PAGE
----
As for my comments on doctor home visits–I meant for visits that involved more than a blood draw…I recall that doctor’s visits were not uncommon in my parents’/grandparents’ eras. Now THAT I wish we still had!

    Jan 5, 2010 | 11:13 am

     
  13. chip says:

    MM, this reminds me of the time I availed of Lifeline Arrows’ services for my dad. It was around Christmas too, a few years ago. He was feeling nauseous and he couldn’t get up. Fearing it might be something serious, we thought it was a good idea to call lifeline (and put the membership fees we pay to good use). We thought an EMS person would just come in and check on him and bring him to the hospital if it was serious. But horrors! It turned into a spectacle for neighbors, a live version of Rescue 911! The ambulance arrived barely 2 minutes from the time I put down the phone, which was great, but it came with sirens blaring and a bevy of emergency lights blinking! YIKES!!!! AND THEN, a crew of 3 EMS people rushed inside our house with a stretcher, defibrilator, 2 way radios, etc!!!! All the neighbors came out to look at what was happening. Double yikes! It was a little bit embarrassing but in a life and death situation, it’s good to know that such a system exists here and that it works.

    Jan 5, 2010 | 11:21 am

     
  14. RobKSA says:

    Anything to get your business they do in the Philippines. My mother in-law and brother in-laws do it all the time. We also do it when we are on vacation in the Philippines basically to double check the results we get where we are now. Amusing story MM.

    Jan 5, 2010 | 12:27 pm

     
  15. denise says:

    wow 110/80! suki naman ako ng Makati Med ER dahil sa mataas na BP… hehe and I didn’t have to pay anything kasi covered ng company healthcard :D

    Jan 5, 2010 | 12:33 pm

     
  16. Joyce says:

    like a scene from ER, sort of, without the hunky doctors. interesting, will check out the services offered by lifeline arrow and LCM

    Jan 5, 2010 | 1:05 pm

     
  17. Marketman says:

    kurzhaar, they do a full “spec M” or standard list of blood tests here home service for about $50 per person. :) Scheduling them for 7am is great as you need to fast for 10 hours beforehand, so I stop eating/drinking at 9pm the night before and wake up, get my test and get on with my day. If I had to do this at a hospital, I would have to wait an hour or more in line at the lab, pay about the same if not MORE money, and possibly faint in line…hahaha. Yes, living in a labor intensive society DOES have its advantages. denise, millet, etc. – I have a famously low blood pressure, but outrageously high cholesterol. So it’s the latter I worry about. When I blow a gasket an “lose it” I think my blood pressure temporarily rises to say 130/100 briefly before rapidly returning to normal… :) chip, kulang nalang the sirens and lights in my case… but the curious onlookers were there… Now, I wait slightly stressed for the faxed results due in a few hours.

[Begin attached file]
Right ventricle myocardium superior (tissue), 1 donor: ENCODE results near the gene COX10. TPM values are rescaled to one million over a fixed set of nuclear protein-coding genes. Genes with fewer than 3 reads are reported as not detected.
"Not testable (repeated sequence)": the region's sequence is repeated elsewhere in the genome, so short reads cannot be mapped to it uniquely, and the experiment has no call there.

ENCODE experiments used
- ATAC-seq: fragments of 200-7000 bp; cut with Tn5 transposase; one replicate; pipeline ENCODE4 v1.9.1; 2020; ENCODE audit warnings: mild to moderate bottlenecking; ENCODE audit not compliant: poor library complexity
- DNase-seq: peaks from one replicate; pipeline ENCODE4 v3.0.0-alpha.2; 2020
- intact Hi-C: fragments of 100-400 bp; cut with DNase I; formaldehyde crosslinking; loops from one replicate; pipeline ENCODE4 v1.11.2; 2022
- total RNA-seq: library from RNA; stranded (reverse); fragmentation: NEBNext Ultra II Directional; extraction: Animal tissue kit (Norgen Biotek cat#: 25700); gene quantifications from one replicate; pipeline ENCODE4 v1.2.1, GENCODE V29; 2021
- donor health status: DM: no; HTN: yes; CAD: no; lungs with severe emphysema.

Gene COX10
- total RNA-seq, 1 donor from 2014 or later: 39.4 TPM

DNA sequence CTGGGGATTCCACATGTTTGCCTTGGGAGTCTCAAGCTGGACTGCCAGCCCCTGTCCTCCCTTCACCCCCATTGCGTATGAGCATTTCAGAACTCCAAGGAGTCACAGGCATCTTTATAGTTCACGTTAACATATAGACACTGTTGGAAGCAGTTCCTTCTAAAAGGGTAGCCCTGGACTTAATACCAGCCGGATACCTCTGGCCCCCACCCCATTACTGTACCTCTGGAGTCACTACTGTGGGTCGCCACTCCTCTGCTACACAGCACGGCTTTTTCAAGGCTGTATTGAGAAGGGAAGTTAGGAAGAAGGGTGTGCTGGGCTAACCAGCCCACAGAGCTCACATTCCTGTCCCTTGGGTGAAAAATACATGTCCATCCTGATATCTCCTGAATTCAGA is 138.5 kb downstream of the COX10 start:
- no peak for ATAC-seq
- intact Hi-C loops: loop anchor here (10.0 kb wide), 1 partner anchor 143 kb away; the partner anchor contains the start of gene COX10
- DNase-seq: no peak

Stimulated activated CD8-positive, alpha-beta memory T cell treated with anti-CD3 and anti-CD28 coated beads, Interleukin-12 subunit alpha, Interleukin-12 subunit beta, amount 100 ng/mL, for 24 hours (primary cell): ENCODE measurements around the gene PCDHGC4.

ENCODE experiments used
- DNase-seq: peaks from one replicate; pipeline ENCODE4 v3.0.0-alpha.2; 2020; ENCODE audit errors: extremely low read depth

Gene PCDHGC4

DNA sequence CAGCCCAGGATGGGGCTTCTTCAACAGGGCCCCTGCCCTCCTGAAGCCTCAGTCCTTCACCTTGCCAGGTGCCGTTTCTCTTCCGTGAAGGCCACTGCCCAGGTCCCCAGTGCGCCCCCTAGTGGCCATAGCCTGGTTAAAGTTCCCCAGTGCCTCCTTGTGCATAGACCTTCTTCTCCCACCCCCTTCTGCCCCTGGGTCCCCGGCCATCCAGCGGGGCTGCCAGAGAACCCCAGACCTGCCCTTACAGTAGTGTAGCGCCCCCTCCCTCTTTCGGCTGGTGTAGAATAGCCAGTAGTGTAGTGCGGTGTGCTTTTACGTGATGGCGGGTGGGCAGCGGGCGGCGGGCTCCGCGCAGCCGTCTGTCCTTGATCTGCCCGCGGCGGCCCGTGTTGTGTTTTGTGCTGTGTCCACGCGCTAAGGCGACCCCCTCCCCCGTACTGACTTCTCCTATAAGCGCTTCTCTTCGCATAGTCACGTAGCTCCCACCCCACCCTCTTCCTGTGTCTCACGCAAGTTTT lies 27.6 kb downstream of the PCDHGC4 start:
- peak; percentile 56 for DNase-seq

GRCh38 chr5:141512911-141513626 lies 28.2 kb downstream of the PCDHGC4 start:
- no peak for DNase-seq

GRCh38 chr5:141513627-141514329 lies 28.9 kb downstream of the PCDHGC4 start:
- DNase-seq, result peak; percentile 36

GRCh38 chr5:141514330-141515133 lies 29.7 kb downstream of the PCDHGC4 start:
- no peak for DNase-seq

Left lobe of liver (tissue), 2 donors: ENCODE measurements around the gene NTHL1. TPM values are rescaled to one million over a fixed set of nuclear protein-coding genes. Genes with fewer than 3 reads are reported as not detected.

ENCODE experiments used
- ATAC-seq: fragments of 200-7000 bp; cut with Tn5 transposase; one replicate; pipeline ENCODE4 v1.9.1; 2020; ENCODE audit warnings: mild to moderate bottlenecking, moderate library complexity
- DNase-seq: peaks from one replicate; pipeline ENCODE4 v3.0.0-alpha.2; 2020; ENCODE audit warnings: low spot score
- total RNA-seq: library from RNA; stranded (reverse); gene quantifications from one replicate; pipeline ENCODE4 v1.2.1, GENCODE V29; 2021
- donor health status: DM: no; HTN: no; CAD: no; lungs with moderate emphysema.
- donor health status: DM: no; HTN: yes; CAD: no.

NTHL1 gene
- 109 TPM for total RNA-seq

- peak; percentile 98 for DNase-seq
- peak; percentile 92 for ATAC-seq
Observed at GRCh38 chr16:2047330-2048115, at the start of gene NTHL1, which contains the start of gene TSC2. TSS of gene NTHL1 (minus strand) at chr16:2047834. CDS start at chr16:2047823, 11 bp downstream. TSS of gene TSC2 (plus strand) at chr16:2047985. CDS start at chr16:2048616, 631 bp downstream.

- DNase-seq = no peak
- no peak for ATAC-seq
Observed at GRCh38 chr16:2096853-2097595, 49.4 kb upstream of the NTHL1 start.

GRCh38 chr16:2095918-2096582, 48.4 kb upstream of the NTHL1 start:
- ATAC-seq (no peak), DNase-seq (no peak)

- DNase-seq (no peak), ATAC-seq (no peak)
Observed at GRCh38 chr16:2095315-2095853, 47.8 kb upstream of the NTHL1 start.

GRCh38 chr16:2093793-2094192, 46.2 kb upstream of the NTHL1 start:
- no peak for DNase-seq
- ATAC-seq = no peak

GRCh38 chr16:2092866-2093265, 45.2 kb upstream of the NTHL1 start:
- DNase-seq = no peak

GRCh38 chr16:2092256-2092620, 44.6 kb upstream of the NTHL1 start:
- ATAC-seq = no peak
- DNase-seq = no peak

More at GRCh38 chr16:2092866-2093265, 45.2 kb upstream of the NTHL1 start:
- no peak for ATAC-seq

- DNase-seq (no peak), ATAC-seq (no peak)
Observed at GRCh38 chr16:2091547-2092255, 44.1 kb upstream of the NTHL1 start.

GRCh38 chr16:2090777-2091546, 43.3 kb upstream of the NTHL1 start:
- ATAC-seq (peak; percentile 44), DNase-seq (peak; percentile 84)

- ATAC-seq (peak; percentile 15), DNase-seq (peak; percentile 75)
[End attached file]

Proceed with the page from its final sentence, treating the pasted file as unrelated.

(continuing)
Jan 5, 2010 | 1:12 pm

     
  18. botchok says:

    Hi Kurzhaar, thanks for the reply. Actually a member of the family has an ailment. So for him not to miss a day at work, the phlebotomists takes his blood early in the morning so he doesnt have to go to the clinic.

    Jan 5, 2010 | 1:18 pm

     
  19. Marketman says:

    And kurzhaar, you may be amused to know that the local Mcdonald’s delivers for a minimum order of $3-4. The Teen thought you might want to know that. :)

    Jan 5, 2010 | 1:39 pm

     
  20. Lee says:

    wow 110/80! I only get that count now because of my regular maintenance tablet. I’m the other way around, hypertensive with normal cholesterol. But then I have slightly above the borderline fasting blood sugar, weight normal for a 7 footer according to the “standards,” flat feet, flabs hiding gorgeous abs… quite normal in a non-photoshopped world.

    Jan 5, 2010 | 1:45 pm

     
  21. thelma says:

    ugh…i hate needles! on the brighter side…i just watched (again!) the
    replay of anthony bourdain/philippines. it makes me crave for your lechon,
    best pig ever! all the food that you served looked so yummy. i also enjoyed
    that part when you took tony to the market. i can’t believe that there are
    so many kinds of bagoong and so many kinds of dried fish!

    Jan 5, 2010 | 1:57 pm

     
  22. Mila says:

    This post has definitely turned into an ad for Lifeline Arrows! Heehee! Get a commission MM!
    Seriously though, good knowing your bp is in the normal range, it’s way more important to keep it at that level; maybe your high cholesterol is full of good cholesterol though, so you might not be in any major danger (ok, am rationalizing fatty foods lol). I had high bp two years ago and now that I’ve moved out of the country, it’s dropped back to really good levels for a sustained period of time. Sometimes I think life in Manila is a cause for ill health. But, oh, how I miss the chaos!

    Jan 5, 2010 | 2:01 pm

     
  23. kit says:

    Hmmm… this might interest you MM, it costs about 10k pesos to rent an ambulance

    Jan 5, 2010 | 3:04 pm

     
  24. Mimi says:

    Wishing you a Healthy 2010, MM! My new baby has had blood clotting problems since he was born and suki na kami sa hospital. Mind you, he does not cry when they squeeze out blood from his hand vein, that’s how ‘seasoned’ he is at blood-letting. Wish we had home service here…

    Jan 5, 2010 | 4:56 pm

     
  25. Artisan Chocolatier says:

    Hey Lee, see…you were never overweight, just short of height required for current weight….hehehehe

    Jan 5, 2010 | 7:16 pm

     
  26. Lee says:

    Hi Artisan. always underheight :)

    Jan 5, 2010 | 7:20 pm

     
  27. Hershey says:

    Nice story, it seems that that kind of story only happens to movies lolz!

    Jan 5, 2010 | 8:25 pm

     
  28. marilen says:

    ang ‘home service’ sa pilipinas can’t be beat!!!

    Jan 5, 2010 | 8:49 pm

     
  29. Vicky Go says:

    @ kurzhaar et al: I’ve always been in the NE & I’ve also never heard of home blood drawing! And doctors making house calls? – dream on! At Labcorp, you can now make appointments ahead of time online; otherwise you better be there as early as you can (especially on a Saturday) to be 1st in line – so you can have blood drawn early (and not faint from the 10 hr fast – my doctor only asks for 8 hrs fast). What I do is make an appointment to see my doctor(every 3 mos because I’m on BP & cholesterol medication) & they let me come in early for the blood test part of it & then come back later to see the doctor.